Experience as a Batch-Rendering Station

For the three and a half weeks that we had the machine, it was used almost nonstop as a rendering server. The 2.2GHz processors were, on average, about 1.4 times as fast as the 1.3GHz Athlon processors in the rest of our renderfarm. The huge 4GB of memory allowed us to render far more complex scenes at once than we could with our other smaller computers.

The SMP capabilities of the machine were a pleasant surprise, in that the performance was almost perfectly double that of a single-processor machine. Rendering two frames took almost exactly the same time as rendering one; there was little contention for shared resources. Furthermore, the SCSI disk offloaded the processor, allowing the CPUs to run at full speed even during heavy disk access—something not found in commodity ATA-based systems. An artist could use one processor for background rendering, while doing interactive work with the other processor without much contention.

Problems and Glitches

What I was most concerned with in replacing our tried-and-true SGI workstations with Linux-based desktops were the little glitches that lurk in the dark corners, unexpectedly ruining one's experience. Other UNIX-based workstations don't have nearly the price/performance ratio of PCs, but they are relatively bulletproof. The qualification and testing that SGI or Sun put their machines through guarantees some amount of freedom from problems.

HP did their homework here and built a very solid machine. There were none of the display glitches that we find in consumer-grade machines. The FireGL4 was absolutely problem-free, no speckling pixels during refreshes, no polygons where they shouldn't be, no problems of any kind. The OpenGL drivers seem to be every bit as mature as those on other workstations.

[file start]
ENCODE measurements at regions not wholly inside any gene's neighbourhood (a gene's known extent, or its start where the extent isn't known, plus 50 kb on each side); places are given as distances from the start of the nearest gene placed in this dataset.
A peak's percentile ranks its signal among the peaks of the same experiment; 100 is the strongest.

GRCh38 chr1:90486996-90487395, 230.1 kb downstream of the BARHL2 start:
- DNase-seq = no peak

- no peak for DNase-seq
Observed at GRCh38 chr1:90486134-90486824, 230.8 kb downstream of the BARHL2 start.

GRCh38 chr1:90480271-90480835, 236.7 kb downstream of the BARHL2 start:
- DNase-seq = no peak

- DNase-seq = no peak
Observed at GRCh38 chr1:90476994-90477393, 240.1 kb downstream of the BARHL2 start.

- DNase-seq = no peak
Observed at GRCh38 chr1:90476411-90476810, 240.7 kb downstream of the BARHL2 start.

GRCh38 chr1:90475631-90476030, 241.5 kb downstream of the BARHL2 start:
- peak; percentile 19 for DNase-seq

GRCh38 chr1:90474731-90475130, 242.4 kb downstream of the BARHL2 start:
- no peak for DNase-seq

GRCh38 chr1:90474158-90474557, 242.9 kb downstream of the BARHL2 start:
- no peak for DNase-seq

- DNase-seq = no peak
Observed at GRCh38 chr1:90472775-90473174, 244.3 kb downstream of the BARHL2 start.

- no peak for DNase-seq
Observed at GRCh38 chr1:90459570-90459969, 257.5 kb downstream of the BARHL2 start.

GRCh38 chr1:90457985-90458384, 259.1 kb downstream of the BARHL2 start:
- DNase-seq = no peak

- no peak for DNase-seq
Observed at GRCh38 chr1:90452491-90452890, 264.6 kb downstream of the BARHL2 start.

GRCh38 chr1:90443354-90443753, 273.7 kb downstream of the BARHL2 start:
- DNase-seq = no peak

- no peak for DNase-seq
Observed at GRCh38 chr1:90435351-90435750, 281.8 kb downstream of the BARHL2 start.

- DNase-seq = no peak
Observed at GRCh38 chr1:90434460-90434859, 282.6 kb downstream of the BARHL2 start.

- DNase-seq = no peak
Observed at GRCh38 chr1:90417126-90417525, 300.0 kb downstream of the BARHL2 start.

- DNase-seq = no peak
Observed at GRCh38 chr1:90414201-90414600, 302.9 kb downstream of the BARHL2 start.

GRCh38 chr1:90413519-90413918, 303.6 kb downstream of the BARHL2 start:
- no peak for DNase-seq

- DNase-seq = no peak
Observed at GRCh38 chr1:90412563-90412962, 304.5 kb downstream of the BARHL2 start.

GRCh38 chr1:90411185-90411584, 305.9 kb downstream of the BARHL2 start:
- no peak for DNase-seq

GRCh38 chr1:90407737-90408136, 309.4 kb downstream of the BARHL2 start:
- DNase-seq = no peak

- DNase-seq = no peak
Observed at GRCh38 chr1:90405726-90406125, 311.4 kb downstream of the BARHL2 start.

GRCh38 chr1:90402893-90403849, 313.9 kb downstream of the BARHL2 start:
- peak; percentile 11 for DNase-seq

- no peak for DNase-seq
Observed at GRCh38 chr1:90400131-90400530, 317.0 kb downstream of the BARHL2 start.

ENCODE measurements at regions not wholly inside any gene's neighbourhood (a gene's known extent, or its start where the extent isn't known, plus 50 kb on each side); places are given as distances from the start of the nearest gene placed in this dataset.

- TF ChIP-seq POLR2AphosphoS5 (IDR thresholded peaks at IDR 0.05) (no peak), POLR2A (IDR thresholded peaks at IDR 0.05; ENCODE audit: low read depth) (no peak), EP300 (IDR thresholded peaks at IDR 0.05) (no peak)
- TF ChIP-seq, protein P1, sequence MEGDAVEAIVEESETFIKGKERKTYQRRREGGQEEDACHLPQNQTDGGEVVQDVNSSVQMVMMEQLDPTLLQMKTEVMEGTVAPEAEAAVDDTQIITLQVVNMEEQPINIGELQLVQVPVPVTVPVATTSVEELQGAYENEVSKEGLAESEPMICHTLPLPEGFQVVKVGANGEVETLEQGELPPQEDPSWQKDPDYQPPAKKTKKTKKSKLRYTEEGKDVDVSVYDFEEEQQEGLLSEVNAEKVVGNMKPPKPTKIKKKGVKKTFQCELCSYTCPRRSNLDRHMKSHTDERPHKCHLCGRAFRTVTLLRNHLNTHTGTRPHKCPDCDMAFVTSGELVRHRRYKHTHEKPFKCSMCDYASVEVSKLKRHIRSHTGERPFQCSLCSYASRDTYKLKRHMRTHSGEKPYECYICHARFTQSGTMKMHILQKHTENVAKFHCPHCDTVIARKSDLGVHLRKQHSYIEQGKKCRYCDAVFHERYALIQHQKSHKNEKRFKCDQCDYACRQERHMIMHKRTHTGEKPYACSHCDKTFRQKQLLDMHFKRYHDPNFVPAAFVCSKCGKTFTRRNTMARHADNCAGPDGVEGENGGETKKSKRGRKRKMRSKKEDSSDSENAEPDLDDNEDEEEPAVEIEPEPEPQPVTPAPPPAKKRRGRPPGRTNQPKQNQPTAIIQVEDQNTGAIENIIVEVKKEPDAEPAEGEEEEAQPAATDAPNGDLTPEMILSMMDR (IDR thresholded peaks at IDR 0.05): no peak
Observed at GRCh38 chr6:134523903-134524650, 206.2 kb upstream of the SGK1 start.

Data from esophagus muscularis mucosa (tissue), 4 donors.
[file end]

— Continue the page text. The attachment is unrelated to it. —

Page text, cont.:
We did have minor problems that might be expected with machines of this scale. Maya refused to run at first, claiming to be out of memory (this turned out paradoxically to be a problem of having too much memory). The 4GB in the machine is too large for the 32-bit integer that Maya was using to store the amount of free memory, wrapping around to a negative value. Booting Linux with mem=2048k yielded perfect Maya performance.

There was a bit of a learning curve for us as well with the window manager. Maya depends on using Alt-mouse button chords to move the camera. It took us longer than it should have to realize that GNOME had already intercepted these events—once we disabled those combinations our camera moves worked as they should.

With RAYZ, there was a minor marking-menu problem, but fairly simple workarounds were suggested by Silicon Grail.

The x4000 has an array of four diagnostic LEDs on the front panel. These started flashing at one point, and the code was deciphered as indicating a low CMOS battery. Reseating the battery, as suggested by the manual, caused the problem to go away.


In general, I found the problems to be remarkably few and easy to deal with. The software packages came up cleanly and easily with no configuration headaches. Companies like HP, Alias|Wavefront, Nothing Real and Silicon Grail recognize the size and importance of the Linux desktop workstation community and devote the required resources to release tested, well-qualified solutions.

HP has made a formidable computer in the x4000. At least in the fully outfitted configuration that we tested, it was a serious competitor to anything from the traditional workstation vendors. All of the advanced commercial software that we loaded worked as expected, as did our in-house software. In every particular area the performance was as high as anything we've seen, and all aspects of the machine worked synergistically to provide a great workstation.

Product Information/The Good/The Bad

Thad Beier is an owner of Hammerhead Productions, a digital film company based in Los Angeles, California. He can be reached at thad@hammerhead.com.